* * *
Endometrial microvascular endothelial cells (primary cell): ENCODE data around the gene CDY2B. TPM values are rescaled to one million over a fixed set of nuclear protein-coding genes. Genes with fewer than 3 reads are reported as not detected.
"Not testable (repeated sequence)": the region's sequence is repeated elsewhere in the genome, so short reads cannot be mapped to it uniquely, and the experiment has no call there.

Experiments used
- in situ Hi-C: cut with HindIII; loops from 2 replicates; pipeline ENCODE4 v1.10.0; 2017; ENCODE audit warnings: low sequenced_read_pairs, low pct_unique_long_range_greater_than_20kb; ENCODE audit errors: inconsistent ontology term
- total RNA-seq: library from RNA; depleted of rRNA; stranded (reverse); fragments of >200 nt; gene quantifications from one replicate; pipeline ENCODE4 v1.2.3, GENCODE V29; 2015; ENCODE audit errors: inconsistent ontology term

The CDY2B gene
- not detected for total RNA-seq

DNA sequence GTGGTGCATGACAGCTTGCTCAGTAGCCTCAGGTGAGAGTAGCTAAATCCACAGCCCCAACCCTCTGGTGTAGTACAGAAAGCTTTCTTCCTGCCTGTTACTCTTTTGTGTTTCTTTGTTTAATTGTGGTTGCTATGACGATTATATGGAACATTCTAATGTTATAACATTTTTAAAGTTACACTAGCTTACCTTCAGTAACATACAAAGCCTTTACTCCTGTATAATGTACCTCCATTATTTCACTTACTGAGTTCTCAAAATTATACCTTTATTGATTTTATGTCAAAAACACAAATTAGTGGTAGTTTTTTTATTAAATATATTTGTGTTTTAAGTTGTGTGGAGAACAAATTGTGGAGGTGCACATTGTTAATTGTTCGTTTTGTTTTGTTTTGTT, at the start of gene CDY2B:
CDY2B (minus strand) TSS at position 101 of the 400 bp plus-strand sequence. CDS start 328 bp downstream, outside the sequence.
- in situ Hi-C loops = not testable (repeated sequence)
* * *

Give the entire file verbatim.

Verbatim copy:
Endometrial microvascular endothelial cells (primary cell): ENCODE data around the gene CDY2B. TPM values are rescaled to one million over a fixed set of nuclear protein-coding genes. Genes with fewer than 3 reads are reported as not detected.
"Not testable (repeated sequence)": the region's sequence is repeated elsewhere in the genome, so short reads cannot be mapped to it uniquely, and the experiment has no call there.

Experiments used
- in situ Hi-C: cut with HindIII; loops from 2 replicates; pipeline ENCODE4 v1.10.0; 2017; ENCODE audit warnings: low sequenced_read_pairs, low pct_unique_long_range_greater_than_20kb; ENCODE audit errors: inconsistent ontology term
- total RNA-seq: library from RNA; depleted of rRNA; stranded (reverse); fragments of >200 nt; gene quantifications from one replicate; pipeline ENCODE4 v1.2.3, GENCODE V29; 2015; ENCODE audit errors: inconsistent ontology term

The CDY2B gene
- not detected for total RNA-seq

DNA sequence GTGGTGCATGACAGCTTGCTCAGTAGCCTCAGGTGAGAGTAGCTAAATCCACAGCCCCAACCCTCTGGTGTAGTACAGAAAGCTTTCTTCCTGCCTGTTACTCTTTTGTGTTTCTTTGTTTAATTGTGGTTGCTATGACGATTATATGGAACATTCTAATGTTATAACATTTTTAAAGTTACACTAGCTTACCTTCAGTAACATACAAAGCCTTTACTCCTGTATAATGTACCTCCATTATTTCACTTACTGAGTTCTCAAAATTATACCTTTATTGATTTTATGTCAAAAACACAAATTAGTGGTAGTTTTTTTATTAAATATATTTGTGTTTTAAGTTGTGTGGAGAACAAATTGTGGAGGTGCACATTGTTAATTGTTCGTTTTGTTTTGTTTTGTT, at the start of gene CDY2B:
CDY2B (minus strand) TSS at position 101 of the 400 bp plus-strand sequence. CDS start 328 bp downstream, outside the sequence.
- in situ Hi-C loops = not testable (repeated sequence)